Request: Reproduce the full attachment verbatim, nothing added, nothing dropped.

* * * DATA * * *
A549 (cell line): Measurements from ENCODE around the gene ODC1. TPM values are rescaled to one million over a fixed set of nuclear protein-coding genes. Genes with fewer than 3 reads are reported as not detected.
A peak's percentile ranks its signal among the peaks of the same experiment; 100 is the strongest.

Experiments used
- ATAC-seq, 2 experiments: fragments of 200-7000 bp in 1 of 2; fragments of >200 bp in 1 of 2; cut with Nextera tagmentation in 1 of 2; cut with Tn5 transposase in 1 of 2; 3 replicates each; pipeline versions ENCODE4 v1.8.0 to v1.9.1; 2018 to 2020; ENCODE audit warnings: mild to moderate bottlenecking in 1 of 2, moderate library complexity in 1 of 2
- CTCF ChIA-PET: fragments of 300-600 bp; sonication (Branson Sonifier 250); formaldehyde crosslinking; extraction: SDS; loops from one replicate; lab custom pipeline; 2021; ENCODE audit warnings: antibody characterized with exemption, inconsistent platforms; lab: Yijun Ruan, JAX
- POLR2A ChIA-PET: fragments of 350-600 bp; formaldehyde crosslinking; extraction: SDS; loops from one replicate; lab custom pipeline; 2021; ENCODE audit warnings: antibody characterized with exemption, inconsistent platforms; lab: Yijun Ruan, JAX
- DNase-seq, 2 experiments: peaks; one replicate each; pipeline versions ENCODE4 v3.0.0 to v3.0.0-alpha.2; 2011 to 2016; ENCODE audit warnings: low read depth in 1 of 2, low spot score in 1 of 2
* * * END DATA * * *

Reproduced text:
A549 (cell line): Measurements from ENCODE around the gene ODC1. TPM values are rescaled to one million over a fixed set of nuclear protein-coding genes. Genes with fewer than 3 reads are reported as not detected.
A peak's percentile ranks its signal among the peaks of the same experiment; 100 is the strongest.

Experiments used
- ATAC-seq, 2 experiments: fragments of 200-7000 bp in 1 of 2; fragments of >200 bp in 1 of 2; cut with Nextera tagmentation in 1 of 2; cut with Tn5 transposase in 1 of 2; 3 replicates each; pipeline versions ENCODE4 v1.8.0 to v1.9.1; 2018 to 2020; ENCODE audit warnings: mild to moderate bottlenecking in 1 of 2, moderate library complexity in 1 of 2
- CTCF ChIA-PET: fragments of 300-600 bp; sonication (Branson Sonifier 250); formaldehyde crosslinking; extraction: SDS; loops from one replicate; lab custom pipeline; 2021; ENCODE audit warnings: antibody characterized with exemption, inconsistent platforms; lab: Yijun Ruan, JAX
- POLR2A ChIA-PET: fragments of 350-600 bp; formaldehyde crosslinking; extraction: SDS; loops from one replicate; lab custom pipeline; 2021; ENCODE audit warnings: antibody characterized with exemption, inconsistent platforms; lab: Yijun Ruan, JAX
- DNase-seq, 2 experiments: peaks; one replicate each; pipeline versions ENCODE4 v3.0.0 to v3.0.0-alpha.2; 2011 to 2016; ENCODE audit warnings: low read depth in 1 of 2, low spot score in 1 of 2